Before we began, he gave me a brief rundown of his musical background and tastes. His first record, inherited from his sister, was The Mamas and the Papas’ If You Can Believe Your Eyes and Ears, which spurred his fondness for sunshine-splashed folk and pop music, pitch-perfect vocal harmonies, finely-orchestrated arrangements, and psychedelic flavor. His formative music years in the 1970s and ‘80s added a love of power pop punch ala The Smithereens, college rock drive and New Wave jangle, while the ’90s further expanded his preferred sonic territories with grungy alt rock, dreamy indie pop and hazy shoegaze in the vein of My Bloody Valentine.
We satisfied Christopher’s sonic flavor profile over more than five hours of vinyl diving and six total stops. When he didn’t know the artists I suggested, he pulled out his smartphone and looked them up online, an ironic use of advanced technology to make a decision about an analog storage medium.
Then it was off to the next St. Pete stop, Daddy Kool; I hipped Christopher to the neo-psychedelic rock of The Warlocks (he ended up with 2011 fifth full-length The Mirror Explodes), while he discovered the pop-melodic folk of The Skygreen Leopards (and picked 2009’s Gorgeous Johnny) all on his own; both bands, coincidently, are from California. The grand spree finale took place less than two miles down Central Avenue at Planet Retro, a stop that yielded two more ’60s-era LPs and took us full circle back to the sonic terrain where we started — The Byrds, Younger Than Yesterday (1967) and The Beach Boys, Holland (1973). Planet Retro owner Rob Sexton also threw in a well-worn vintage cardboard record case (white with purple polka dots, hinged top and handle), so Christopher could carry his 11 new vinyl finds home in style.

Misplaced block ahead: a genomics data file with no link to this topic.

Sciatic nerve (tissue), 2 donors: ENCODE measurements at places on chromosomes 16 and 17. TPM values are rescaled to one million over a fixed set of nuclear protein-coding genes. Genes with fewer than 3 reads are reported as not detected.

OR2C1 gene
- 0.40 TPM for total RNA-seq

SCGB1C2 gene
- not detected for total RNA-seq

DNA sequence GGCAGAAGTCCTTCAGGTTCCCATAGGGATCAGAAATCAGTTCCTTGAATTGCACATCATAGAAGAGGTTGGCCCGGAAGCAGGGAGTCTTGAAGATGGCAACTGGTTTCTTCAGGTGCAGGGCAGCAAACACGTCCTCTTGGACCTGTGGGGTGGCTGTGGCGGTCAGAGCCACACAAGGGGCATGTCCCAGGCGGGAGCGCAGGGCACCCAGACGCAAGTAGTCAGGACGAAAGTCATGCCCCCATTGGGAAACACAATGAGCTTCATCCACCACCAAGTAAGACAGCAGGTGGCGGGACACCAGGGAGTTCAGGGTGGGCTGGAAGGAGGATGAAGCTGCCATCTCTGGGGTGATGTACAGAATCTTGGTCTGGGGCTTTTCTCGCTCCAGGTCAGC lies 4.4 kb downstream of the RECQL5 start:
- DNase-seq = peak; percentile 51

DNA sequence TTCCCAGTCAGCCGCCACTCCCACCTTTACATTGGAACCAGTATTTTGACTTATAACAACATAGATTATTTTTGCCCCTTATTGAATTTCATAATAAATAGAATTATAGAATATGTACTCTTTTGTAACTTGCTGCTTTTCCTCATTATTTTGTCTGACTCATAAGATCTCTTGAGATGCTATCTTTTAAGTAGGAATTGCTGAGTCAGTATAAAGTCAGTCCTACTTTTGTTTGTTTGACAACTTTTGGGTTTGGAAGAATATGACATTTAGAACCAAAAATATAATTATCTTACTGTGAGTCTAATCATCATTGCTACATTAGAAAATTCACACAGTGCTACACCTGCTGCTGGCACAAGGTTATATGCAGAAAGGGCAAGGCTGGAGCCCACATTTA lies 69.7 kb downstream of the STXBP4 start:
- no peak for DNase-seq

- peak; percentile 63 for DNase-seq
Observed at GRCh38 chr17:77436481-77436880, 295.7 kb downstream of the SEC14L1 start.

Overall, it was a fruitful and satisfying spree, and I ended with a new friend in vinyl.